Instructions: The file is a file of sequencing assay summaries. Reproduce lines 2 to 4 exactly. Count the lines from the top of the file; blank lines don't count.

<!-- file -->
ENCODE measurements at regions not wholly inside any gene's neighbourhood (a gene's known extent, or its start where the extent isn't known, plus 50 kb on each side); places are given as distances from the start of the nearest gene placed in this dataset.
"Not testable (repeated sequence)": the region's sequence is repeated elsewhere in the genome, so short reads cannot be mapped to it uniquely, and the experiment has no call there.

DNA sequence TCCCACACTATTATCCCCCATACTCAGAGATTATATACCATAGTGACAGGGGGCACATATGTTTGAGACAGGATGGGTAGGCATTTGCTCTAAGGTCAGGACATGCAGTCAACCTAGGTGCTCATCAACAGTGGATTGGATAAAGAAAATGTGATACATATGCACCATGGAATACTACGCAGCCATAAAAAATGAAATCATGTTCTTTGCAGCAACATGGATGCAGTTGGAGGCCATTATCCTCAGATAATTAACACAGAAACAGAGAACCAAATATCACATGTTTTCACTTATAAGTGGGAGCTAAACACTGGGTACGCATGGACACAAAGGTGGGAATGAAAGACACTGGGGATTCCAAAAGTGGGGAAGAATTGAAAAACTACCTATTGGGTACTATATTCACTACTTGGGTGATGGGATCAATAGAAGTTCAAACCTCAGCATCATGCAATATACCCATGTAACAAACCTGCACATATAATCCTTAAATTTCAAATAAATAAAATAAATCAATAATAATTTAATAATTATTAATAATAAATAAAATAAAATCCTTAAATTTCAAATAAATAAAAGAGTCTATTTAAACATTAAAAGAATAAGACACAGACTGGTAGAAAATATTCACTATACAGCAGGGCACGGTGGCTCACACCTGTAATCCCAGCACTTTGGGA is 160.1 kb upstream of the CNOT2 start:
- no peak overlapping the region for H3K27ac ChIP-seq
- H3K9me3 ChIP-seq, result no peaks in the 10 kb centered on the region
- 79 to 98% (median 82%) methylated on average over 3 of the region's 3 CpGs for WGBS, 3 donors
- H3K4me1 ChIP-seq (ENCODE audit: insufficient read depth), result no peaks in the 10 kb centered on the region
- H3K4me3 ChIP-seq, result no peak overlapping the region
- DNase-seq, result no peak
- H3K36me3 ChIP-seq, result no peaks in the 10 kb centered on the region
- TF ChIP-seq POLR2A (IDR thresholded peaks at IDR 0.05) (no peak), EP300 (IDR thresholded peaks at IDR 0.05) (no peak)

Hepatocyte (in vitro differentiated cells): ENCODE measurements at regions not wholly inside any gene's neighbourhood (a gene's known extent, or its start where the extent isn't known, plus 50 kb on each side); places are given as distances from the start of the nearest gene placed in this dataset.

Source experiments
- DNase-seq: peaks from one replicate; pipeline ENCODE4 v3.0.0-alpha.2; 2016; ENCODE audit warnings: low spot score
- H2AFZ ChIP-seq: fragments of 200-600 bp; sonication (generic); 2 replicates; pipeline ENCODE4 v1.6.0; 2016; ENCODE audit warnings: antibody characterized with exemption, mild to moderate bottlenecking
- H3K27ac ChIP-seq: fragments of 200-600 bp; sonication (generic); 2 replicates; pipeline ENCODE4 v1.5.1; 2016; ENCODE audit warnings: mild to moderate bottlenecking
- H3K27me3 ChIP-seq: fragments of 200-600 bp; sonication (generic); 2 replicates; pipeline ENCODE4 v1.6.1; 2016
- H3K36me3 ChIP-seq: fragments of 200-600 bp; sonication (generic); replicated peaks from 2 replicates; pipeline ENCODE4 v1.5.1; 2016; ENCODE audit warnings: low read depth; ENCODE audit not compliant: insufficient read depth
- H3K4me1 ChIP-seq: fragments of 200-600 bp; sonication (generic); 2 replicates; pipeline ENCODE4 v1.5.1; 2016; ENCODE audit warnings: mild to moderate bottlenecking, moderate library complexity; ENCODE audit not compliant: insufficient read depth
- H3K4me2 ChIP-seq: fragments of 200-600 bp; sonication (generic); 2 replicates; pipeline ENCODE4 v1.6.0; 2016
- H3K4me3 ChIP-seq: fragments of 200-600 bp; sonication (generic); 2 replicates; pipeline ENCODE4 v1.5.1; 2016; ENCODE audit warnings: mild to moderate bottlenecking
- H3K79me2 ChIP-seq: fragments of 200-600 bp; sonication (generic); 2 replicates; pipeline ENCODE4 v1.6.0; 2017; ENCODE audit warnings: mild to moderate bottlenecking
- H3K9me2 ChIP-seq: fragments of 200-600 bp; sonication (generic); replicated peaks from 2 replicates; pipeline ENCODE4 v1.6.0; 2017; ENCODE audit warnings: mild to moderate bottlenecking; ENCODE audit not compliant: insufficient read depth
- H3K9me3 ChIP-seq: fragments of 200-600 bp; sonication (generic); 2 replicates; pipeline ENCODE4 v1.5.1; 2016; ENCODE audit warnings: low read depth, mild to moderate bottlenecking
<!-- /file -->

"Not testable (repeated sequence)": the region's sequence is repeated elsewhere in the genome, so short reads cannot be mapped to it uniquely, and the experiment has no call there.

DNA sequence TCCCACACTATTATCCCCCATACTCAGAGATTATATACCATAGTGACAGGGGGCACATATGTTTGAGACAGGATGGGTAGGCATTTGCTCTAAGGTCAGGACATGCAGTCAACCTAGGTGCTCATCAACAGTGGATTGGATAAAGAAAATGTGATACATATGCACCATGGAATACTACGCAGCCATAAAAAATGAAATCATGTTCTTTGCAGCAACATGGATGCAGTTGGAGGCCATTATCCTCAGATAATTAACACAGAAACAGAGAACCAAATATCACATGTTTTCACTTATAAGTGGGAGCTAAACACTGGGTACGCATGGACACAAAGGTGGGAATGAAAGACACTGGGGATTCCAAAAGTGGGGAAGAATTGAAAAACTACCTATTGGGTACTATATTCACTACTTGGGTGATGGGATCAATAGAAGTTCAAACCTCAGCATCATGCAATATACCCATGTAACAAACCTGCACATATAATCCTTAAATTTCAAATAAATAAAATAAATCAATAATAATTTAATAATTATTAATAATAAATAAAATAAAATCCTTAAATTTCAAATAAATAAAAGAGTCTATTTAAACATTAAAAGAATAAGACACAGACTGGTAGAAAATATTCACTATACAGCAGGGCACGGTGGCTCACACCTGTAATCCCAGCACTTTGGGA is 160.1 kb upstream of the CNOT2 start:
- no peak overlapping the region for H3K27ac ChIP-seq